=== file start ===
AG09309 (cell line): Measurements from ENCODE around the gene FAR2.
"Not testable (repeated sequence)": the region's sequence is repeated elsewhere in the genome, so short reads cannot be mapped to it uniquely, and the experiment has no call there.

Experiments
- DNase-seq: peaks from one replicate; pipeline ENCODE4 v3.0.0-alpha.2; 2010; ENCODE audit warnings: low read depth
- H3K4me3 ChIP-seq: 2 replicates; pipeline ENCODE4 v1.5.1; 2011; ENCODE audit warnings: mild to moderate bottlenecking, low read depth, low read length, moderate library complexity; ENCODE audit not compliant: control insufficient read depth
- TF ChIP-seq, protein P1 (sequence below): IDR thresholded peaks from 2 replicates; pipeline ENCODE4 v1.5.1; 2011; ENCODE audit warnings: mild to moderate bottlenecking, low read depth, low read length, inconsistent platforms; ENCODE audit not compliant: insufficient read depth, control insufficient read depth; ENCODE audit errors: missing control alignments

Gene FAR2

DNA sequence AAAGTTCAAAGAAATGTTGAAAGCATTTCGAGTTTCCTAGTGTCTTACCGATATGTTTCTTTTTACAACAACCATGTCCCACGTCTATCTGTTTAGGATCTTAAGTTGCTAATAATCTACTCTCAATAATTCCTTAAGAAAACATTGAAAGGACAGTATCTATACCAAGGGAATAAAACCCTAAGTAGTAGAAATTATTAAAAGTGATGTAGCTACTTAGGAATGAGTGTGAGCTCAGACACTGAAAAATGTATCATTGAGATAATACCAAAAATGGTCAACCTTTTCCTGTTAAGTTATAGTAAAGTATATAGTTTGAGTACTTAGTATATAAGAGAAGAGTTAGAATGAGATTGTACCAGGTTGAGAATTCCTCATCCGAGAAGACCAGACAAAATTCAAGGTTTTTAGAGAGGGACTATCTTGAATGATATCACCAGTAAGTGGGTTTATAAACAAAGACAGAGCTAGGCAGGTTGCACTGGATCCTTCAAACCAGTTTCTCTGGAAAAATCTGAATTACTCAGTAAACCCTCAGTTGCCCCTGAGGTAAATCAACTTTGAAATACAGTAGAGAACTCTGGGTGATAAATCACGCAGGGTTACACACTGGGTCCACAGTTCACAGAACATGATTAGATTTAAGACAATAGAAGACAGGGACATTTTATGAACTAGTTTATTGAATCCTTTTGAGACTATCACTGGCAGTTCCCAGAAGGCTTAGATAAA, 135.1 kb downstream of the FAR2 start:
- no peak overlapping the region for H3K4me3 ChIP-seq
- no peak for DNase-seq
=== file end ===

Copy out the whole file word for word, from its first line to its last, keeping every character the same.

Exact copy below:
AG09309 (cell line): Measurements from ENCODE around the gene FAR2.
"Not testable (repeated sequence)": the region's sequence is repeated elsewhere in the genome, so short reads cannot be mapped to it uniquely, and the experiment has no call there.

Experiments
- DNase-seq: peaks from one replicate; pipeline ENCODE4 v3.0.0-alpha.2; 2010; ENCODE audit warnings: low read depth
- H3K4me3 ChIP-seq: 2 replicates; pipeline ENCODE4 v1.5.1; 2011; ENCODE audit warnings: mild to moderate bottlenecking, low read depth, low read length, moderate library complexity; ENCODE audit not compliant: control insufficient read depth
- TF ChIP-seq, protein P1 (sequence below): IDR thresholded peaks from 2 replicates; pipeline ENCODE4 v1.5.1; 2011; ENCODE audit warnings: mild to moderate bottlenecking, low read depth, low read length, inconsistent platforms; ENCODE audit not compliant: insufficient read depth, control insufficient read depth; ENCODE audit errors: missing control alignments

Gene FAR2

DNA sequence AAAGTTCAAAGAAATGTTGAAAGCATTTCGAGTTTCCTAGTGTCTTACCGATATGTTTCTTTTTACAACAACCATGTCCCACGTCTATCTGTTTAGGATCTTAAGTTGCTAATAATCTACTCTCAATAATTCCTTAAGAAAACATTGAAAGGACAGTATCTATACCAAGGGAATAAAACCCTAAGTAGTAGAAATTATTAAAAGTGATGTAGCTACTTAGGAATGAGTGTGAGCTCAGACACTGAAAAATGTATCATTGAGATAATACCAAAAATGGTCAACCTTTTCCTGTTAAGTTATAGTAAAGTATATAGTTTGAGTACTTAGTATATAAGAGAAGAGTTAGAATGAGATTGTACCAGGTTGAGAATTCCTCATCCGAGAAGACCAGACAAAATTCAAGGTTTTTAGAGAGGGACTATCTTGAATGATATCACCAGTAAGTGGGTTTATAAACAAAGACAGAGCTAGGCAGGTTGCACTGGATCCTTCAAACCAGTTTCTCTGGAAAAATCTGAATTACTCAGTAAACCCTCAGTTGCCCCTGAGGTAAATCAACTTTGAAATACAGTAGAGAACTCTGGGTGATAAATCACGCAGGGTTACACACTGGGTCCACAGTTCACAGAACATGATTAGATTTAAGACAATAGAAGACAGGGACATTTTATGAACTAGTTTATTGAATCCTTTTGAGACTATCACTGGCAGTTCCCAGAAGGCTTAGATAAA, 135.1 kb downstream of the FAR2 start:
- no peak overlapping the region for H3K4me3 ChIP-seq
- no peak for DNase-seq